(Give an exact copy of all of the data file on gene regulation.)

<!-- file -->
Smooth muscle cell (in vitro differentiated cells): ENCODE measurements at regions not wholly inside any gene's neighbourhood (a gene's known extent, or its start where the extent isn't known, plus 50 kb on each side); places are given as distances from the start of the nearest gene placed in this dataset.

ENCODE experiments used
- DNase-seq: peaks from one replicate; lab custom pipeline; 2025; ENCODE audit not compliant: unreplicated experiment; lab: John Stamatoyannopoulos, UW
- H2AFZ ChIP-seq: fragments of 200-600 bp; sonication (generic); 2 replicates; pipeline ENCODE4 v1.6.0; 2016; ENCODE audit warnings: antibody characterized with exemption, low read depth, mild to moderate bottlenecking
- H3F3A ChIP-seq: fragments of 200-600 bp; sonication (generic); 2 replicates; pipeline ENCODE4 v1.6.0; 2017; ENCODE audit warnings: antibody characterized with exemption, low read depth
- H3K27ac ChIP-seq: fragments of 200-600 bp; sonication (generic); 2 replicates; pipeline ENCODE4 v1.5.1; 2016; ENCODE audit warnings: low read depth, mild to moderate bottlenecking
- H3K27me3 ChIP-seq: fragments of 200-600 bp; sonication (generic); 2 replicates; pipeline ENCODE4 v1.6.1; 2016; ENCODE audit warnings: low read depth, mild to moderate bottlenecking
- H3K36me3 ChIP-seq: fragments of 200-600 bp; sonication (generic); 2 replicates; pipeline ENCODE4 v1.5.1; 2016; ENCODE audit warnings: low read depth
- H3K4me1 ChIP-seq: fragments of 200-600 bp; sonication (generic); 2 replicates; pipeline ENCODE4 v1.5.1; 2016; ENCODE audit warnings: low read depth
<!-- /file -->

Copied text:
Smooth muscle cell (in vitro differentiated cells): ENCODE measurements at regions not wholly inside any gene's neighbourhood (a gene's known extent, or its start where the extent isn't known, plus 50 kb on each side); places are given as distances from the start of the nearest gene placed in this dataset.

ENCODE experiments used
- DNase-seq: peaks from one replicate; lab custom pipeline; 2025; ENCODE audit not compliant: unreplicated experiment; lab: John Stamatoyannopoulos, UW
- H2AFZ ChIP-seq: fragments of 200-600 bp; sonication (generic); 2 replicates; pipeline ENCODE4 v1.6.0; 2016; ENCODE audit warnings: antibody characterized with exemption, low read depth, mild to moderate bottlenecking
- H3F3A ChIP-seq: fragments of 200-600 bp; sonication (generic); 2 replicates; pipeline ENCODE4 v1.6.0; 2017; ENCODE audit warnings: antibody characterized with exemption, low read depth
- H3K27ac ChIP-seq: fragments of 200-600 bp; sonication (generic); 2 replicates; pipeline ENCODE4 v1.5.1; 2016; ENCODE audit warnings: low read depth, mild to moderate bottlenecking
- H3K27me3 ChIP-seq: fragments of 200-600 bp; sonication (generic); 2 replicates; pipeline ENCODE4 v1.6.1; 2016; ENCODE audit warnings: low read depth, mild to moderate bottlenecking
- H3K36me3 ChIP-seq: fragments of 200-600 bp; sonication (generic); 2 replicates; pipeline ENCODE4 v1.5.1; 2016; ENCODE audit warnings: low read depth
- H3K4me1 ChIP-seq: fragments of 200-600 bp; sonication (generic); 2 replicates; pipeline ENCODE4 v1.5.1; 2016; ENCODE audit warnings: low read depth